A Belfast nurse and an Irish League footballer who were forced to postpone their wedding have spoken about spending 12 hours on a treadmill instead of saying "I do".
Amy Edgar, who was recently working on the front line in Belfast's Nightingale hospital, and Ballymena United striker Adam Lecky, both 29, were supposed to have had their dream wedding at the Killyhevlin Hotel in Enniskillen on Friday.
Covid-19 restrictions mean they have had to reschedule for next year, as well as pausing plans for their honeymoon and buying a house in east Belfast.
Although frustrated by the wait, the engaged couple celebrated their "pre-Covid wedding day" with an epic fundraising challenge that saw them run 60km over 12 hours.
By swapping "Champagne for Powerade, high heels for trainers and a veil for a sweatband" the effort has raised £6,280 so far to be donated to Marie Cure and Aware.
While taking a break halfway through the challenge, Adam said he now can't wait to hold their "bigger and better" celebrations next year.
"It's amazing how generous people have been with their donations," he said.
"The whole reason we did it was to take our minds off it and give us ourselves a challenge, so it definitely helped us to not feel down in the dumps about the day that should have been."
Starting at 7am, the 12-hour endurance feat took place on a treadmill outside, with stormy conditions adding to the challenge.
"It hit me on Thursday night that I should have been with my mates getting ready for the big day," he said.
"But we have it lined up for next year and it will be bigger and better, so we're trying to stay positive."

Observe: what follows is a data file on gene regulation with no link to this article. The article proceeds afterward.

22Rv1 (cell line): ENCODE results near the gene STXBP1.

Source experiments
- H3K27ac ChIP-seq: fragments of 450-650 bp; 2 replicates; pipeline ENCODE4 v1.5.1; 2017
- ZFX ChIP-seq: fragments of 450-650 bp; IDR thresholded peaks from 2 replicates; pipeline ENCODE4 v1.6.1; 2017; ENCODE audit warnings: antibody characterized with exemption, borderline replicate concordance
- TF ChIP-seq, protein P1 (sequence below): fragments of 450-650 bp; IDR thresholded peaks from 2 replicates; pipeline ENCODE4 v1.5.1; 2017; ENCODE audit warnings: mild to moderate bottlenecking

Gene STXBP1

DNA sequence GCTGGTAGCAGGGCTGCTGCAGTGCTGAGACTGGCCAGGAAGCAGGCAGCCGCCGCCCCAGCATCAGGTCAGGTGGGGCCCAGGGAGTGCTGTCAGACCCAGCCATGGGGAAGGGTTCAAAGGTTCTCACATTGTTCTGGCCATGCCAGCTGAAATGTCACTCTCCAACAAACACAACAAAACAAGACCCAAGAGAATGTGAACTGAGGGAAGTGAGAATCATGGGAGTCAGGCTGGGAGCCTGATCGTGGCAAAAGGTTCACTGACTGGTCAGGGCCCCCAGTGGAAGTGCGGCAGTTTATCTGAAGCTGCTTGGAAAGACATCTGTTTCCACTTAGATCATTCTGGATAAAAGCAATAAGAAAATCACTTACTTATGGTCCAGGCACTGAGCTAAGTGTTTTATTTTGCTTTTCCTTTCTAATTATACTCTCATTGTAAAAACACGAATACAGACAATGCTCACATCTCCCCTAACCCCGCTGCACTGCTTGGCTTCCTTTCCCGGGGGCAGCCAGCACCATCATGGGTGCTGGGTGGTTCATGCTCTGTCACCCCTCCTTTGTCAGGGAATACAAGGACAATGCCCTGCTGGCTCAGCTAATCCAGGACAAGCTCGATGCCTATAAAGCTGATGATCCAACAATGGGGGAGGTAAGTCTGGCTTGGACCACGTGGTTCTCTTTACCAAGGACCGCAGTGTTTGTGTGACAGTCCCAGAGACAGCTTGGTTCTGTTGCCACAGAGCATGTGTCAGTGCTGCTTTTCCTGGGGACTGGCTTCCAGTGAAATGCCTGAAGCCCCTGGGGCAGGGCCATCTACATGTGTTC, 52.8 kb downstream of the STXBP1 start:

After volunteering to work at the Nightingale hospital in Belfast City Hospital, Amy is now back on the cardiac ward at the Royal Victoria Hospital.
Adam said it was a nervous time for the family with uncertainty over how the NHS would cope.
"At the start it was the big unknown and everyone was panic-stations thinking they were going to be unprepared," said the former Ballinamallard United target man.
"We were really worried about front line NHS staff, but thankfully they've not been overwhelmed and we're hoping there won't be a second wave. It could very easily have gone the other way."
On putting off moving into their first home together, he said it was just another inconvenience that many more were facing.
"There's not a person that hasn't been affected, with weddings, houses or holidays missed. So there's nothing you can really do but accept it and wait."
While missing his sporting life, Adam - whose side had reached the Irish Cup semi-finals - said he does not foresee a return to competing any time soon.
"I think the Irish League will have to make a decision on playing games soon but I really don't see how it's financially viable, based on the league that is," he said.
"Obviously the English and Spanish leagues are set to return soon but they're heavily financed by television revenue.
"The Irish League haven't got that, so a lot of clubs would rely on the gate receipts with people coming to watch the games.
"If it does come back, it will be on a sort of half-cooked measure with restrictions on gates.
"I don't see how clubs could afford to bring players back, and you would have to do testing as well, which will be costly.
"I really don't envy whoever has to make the decision as there's bound to be people upset and all sorts of fallout from it.
"It's crazy times. As a player you really miss it, but I didn't realise how much you miss the sport and the whole team environment until you don't have it.
"Speaking personally, I would love to be back soon as I can but I don't want to risk anybody's safety."
For more information about the fundraising campaign, visit uk.virginmoneygiving.com/AmyEdgar2